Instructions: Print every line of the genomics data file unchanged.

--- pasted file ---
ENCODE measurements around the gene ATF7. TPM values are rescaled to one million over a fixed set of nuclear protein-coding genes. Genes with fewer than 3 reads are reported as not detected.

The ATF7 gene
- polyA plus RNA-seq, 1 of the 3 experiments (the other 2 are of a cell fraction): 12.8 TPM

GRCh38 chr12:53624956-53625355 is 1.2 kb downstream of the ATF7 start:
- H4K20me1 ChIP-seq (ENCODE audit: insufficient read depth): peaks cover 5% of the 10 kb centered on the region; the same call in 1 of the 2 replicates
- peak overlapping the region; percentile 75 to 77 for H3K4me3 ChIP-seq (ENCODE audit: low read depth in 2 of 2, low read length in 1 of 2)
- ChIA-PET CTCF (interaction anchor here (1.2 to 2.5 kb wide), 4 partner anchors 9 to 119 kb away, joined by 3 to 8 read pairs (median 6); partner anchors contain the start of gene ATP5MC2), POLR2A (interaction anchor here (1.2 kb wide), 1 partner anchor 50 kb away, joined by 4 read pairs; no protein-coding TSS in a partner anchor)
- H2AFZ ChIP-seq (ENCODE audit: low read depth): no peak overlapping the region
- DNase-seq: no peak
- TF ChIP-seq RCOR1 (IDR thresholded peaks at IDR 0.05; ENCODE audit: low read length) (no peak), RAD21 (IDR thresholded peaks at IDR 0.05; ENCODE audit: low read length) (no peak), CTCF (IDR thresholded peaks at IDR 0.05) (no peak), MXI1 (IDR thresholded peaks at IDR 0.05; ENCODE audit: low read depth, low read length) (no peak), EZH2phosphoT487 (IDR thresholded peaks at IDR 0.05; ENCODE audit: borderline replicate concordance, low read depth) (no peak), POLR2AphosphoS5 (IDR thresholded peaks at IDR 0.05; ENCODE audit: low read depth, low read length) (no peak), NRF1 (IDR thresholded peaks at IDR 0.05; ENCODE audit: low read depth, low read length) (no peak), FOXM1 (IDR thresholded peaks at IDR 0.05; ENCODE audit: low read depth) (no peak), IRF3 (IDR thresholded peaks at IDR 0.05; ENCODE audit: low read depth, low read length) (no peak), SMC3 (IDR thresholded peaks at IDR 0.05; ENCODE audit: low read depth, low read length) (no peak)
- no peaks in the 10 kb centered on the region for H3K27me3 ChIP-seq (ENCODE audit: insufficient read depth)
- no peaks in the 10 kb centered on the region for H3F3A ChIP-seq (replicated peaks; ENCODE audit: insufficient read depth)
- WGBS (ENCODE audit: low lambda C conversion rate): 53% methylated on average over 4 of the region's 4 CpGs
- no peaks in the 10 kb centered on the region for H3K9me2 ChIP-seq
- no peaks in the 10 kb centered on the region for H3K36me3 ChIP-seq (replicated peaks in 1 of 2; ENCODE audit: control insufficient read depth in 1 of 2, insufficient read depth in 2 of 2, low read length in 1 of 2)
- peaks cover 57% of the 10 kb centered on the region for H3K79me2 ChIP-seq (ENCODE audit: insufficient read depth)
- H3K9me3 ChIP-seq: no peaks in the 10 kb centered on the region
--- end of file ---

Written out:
ENCODE measurements around the gene ATF7. TPM values are rescaled to one million over a fixed set of nuclear protein-coding genes. Genes with fewer than 3 reads are reported as not detected.

The ATF7 gene
- polyA plus RNA-seq, 1 of the 3 experiments (the other 2 are of a cell fraction): 12.8 TPM

GRCh38 chr12:53624956-53625355 is 1.2 kb downstream of the ATF7 start:
- H4K20me1 ChIP-seq (ENCODE audit: insufficient read depth): peaks cover 5% of the 10 kb centered on the region; the same call in 1 of the 2 replicates
- peak overlapping the region; percentile 75 to 77 for H3K4me3 ChIP-seq (ENCODE audit: low read depth in 2 of 2, low read length in 1 of 2)
- ChIA-PET CTCF (interaction anchor here (1.2 to 2.5 kb wide), 4 partner anchors 9 to 119 kb away, joined by 3 to 8 read pairs (median 6); partner anchors contain the start of gene ATP5MC2), POLR2A (interaction anchor here (1.2 kb wide), 1 partner anchor 50 kb away, joined by 4 read pairs; no protein-coding TSS in a partner anchor)
- H2AFZ ChIP-seq (ENCODE audit: low read depth): no peak overlapping the region
- DNase-seq: no peak
- TF ChIP-seq RCOR1 (IDR thresholded peaks at IDR 0.05; ENCODE audit: low read length) (no peak), RAD21 (IDR thresholded peaks at IDR 0.05; ENCODE audit: low read length) (no peak), CTCF (IDR thresholded peaks at IDR 0.05) (no peak), MXI1 (IDR thresholded peaks at IDR 0.05; ENCODE audit: low read depth, low read length) (no peak), EZH2phosphoT487 (IDR thresholded peaks at IDR 0.05; ENCODE audit: borderline replicate concordance, low read depth) (no peak), POLR2AphosphoS5 (IDR thresholded peaks at IDR 0.05; ENCODE audit: low read depth, low read length) (no peak), NRF1 (IDR thresholded peaks at IDR 0.05; ENCODE audit: low read depth, low read length) (no peak), FOXM1 (IDR thresholded peaks at IDR 0.05; ENCODE audit: low read depth) (no peak), IRF3 (IDR thresholded peaks at IDR 0.05; ENCODE audit: low read depth, low read length) (no peak), SMC3 (IDR thresholded peaks at IDR 0.05; ENCODE audit: low read depth, low read length) (no peak)
- no peaks in the 10 kb centered on the region for H3K27me3 ChIP-seq (ENCODE audit: insufficient read depth)
- no peaks in the 10 kb centered on the region for H3F3A ChIP-seq (replicated peaks; ENCODE audit: insufficient read depth)
- WGBS (ENCODE audit: low lambda C conversion rate): 53% methylated on average over 4 of the region's 4 CpGs
- no peaks in the 10 kb centered on the region for H3K9me2 ChIP-seq
- no peaks in the 10 kb centered on the region for H3K36me3 ChIP-seq (replicated peaks in 1 of 2; ENCODE audit: control insufficient read depth in 1 of 2, insufficient read depth in 2 of 2, low read length in 1 of 2)
- peaks cover 57% of the 10 kb centered on the region for H3K79me2 ChIP-seq (ENCODE audit: insufficient read depth)
- H3K9me3 ChIP-seq: no peaks in the 10 kb centered on the region